One of the things I’ve always had a bit of trouble with is how to compartmentalize when I let a ‘passion project’ into my life. Obviously, I don’t want anything I do to distract me so much that I can’t do my dayjob.
But I also need creative things to be passionate about which aren’t just what I do 9-5. And they also still need to leave me time to – well, have an expansive personal life. And I won’t deny I’ve struggled with this at times. But I think I’m finding balance, after I overtaxed myself in the mid ’00s. (Hint: if your _dentist’s assistant_ asks if you’re a workaholic, you probably are.)
So, after closing down my electronica net.label Monotonik in 2009 and stepping back/eventually shutting GameSetWatch, I started out fresh by co-creating indie game bundle site IndieRoyale – probably inadvisably as a work project, and passing it on at the end of 2012. And from there I’ve found something new to pour passion into, this time as an advisor/investor/community helper – seminal video game database MobyGames.
Switching here to the first Weekly Whale newsletter I wrote up for the site:
“For anyone who isn’t clued in, MobyGames – originally founded by Jim Leonard, Brian Hirt, and David Berk in 1999, was acquired by GameFly in 2010. But as of December 18, 2013, San Francisco-based Blue Flame Labs has acquired the site – and reverted it to its previous design (following a couple of months of an attempted website update which didn’t go so well).
The key folks involved in the site now (besides the admins, approvers and contributors who continue to be key!) is Blue Flame Labs owner Reed – who is a designer/coder who’s created sites like Drawception, VGBoxArt and GameTab (back in the day), and help from investor/advisor Simon Carless (me!), who has a day job overseeing GDC and Gamasutra and is committed to preserving video game history in a major way.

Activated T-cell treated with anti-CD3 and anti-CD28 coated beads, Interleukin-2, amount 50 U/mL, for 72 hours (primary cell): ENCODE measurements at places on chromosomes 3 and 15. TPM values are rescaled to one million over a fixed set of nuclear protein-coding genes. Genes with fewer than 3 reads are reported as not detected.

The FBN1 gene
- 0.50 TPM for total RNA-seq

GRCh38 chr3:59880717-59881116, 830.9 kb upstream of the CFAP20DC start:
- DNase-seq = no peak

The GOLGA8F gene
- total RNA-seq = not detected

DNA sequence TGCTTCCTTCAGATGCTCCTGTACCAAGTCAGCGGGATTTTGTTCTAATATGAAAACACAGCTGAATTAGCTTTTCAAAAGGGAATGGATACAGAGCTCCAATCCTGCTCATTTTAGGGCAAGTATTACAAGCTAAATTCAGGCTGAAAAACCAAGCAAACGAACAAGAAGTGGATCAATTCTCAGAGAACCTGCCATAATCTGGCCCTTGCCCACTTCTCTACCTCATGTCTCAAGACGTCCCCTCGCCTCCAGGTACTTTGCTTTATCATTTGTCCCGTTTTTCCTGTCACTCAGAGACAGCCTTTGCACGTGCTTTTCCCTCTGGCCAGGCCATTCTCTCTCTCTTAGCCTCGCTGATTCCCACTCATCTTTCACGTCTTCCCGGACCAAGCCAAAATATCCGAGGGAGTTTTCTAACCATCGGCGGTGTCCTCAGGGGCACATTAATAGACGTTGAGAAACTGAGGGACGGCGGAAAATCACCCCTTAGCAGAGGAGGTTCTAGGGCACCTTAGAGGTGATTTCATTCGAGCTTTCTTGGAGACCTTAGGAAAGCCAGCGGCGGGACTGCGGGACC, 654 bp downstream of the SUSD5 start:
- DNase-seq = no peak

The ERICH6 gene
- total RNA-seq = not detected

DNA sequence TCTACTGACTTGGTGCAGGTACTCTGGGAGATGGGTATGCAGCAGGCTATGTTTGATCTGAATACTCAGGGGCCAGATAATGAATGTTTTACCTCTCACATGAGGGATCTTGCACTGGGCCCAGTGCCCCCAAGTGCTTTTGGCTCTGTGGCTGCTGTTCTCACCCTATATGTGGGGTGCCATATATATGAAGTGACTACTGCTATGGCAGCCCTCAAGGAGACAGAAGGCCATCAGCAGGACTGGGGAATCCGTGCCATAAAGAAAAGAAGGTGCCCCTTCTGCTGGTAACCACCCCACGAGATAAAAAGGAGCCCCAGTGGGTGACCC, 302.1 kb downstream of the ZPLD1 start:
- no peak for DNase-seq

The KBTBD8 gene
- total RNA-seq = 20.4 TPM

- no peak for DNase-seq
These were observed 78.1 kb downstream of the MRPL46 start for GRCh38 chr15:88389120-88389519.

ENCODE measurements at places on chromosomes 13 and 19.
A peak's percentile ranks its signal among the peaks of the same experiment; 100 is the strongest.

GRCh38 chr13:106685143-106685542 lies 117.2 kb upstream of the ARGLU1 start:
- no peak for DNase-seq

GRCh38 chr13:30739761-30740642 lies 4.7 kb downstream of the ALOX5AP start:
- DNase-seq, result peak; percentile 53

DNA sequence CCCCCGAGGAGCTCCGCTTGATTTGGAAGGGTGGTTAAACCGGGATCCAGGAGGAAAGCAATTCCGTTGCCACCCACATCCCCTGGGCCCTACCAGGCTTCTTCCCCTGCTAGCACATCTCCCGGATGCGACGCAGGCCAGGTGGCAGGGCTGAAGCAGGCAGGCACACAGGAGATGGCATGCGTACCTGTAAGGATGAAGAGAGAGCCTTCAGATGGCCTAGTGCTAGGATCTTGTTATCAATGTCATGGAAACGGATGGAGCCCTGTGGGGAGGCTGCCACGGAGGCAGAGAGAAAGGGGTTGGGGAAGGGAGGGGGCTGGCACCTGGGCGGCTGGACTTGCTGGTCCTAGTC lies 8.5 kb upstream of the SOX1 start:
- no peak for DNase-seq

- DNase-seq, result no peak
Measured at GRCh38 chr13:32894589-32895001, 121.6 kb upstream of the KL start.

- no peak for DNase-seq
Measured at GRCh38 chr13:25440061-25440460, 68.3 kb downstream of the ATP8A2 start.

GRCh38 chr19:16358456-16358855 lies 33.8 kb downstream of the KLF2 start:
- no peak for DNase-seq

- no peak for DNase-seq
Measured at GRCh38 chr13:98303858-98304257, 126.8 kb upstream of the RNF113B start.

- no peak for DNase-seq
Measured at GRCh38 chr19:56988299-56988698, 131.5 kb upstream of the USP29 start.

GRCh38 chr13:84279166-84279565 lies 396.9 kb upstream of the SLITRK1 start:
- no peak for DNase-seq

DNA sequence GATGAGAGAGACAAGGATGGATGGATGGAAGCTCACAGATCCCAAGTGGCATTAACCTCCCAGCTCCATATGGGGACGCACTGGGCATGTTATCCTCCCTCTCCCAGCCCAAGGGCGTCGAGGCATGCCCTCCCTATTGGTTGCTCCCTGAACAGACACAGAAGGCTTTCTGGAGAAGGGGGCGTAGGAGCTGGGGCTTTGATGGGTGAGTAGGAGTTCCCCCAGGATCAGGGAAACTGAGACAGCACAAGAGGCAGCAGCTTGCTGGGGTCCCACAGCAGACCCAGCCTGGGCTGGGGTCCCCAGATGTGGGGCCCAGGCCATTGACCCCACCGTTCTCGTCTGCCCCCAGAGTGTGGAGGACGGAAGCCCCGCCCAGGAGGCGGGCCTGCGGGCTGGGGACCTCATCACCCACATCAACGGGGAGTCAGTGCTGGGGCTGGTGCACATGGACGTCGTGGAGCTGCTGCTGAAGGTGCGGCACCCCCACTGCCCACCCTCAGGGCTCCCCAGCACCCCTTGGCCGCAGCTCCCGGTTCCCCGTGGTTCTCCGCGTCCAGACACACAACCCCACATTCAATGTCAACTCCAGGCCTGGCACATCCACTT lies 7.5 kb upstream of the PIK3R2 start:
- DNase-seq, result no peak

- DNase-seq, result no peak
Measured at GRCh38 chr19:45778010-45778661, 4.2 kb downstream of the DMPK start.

For more info and comments from the community, please see Reed’s initial post – and take it from there!”
Background: I’ve been interested in working with MobyGames for 10+ years, but the timing was never quite right. While UBM Tech looked at licensing MobyGames data in recent years, it became clear that wasn’t a biz direction that made sense for the dayjob. (Partly, it was my self-realization that I just wanted the data to be ‘safe’, and I shouldn’t try to shoehorn that into a business justification!)
Luckily, when GameFly SVP Saujin Yi – who I’d had multiple previous discussions with – came to me asking who might be interested in carrying on the MobyGames torch, I was able to connect her with Reed at Blue Flame Labs. He’s had a significant history of working designing/coding great database-based websites. And as an ex-dev like me, understands the value of preserving our history (credits, screenshots, box art, and more) in a centralized, well-moderated database.
And there’s so much of it – 76,000 games, 560,000 screenshots, and likely millions of credits alone. Just in the last few minutes, I see the revitalized MobyGames community has poured in new ‘Starglider 2’ Atari ST screenshots, info on a decades-old nuclear plant simulator, and, uh, cover art for Apogee’s ‘Blake Stone: Planet Strike!’
In the short-term, I’m working with Reed and the community to finish the transition from GameFly’s servers and stabilize the rather gigantic codebase – and we’re also looking very closely at how to license and distribute the database so that it never gets lost or destroyed.
And in the medium and long-term, we see some very exciting opportunities. For example, we’re looking at the potential for an ‘unofficial credits’ section – for all those developers who have been left out of their game’s credits unfairly, or whose publisher decided it wasn’t necessary to even print any. Obviously, that’s quite a way in the future.
But the potential here is massive – most of the other post-MobyGames database sites have concentrated on adding detail to existing games rather than drilling down on the amazing variety of games out there.
For Reed and myself – as ex-developers – a seminal credits and screenshot/box art database with canonical release information for video games (_ALL_ video games) is what matters. And we’re going to get MobyGames back on track to be that. So watch this space for updates!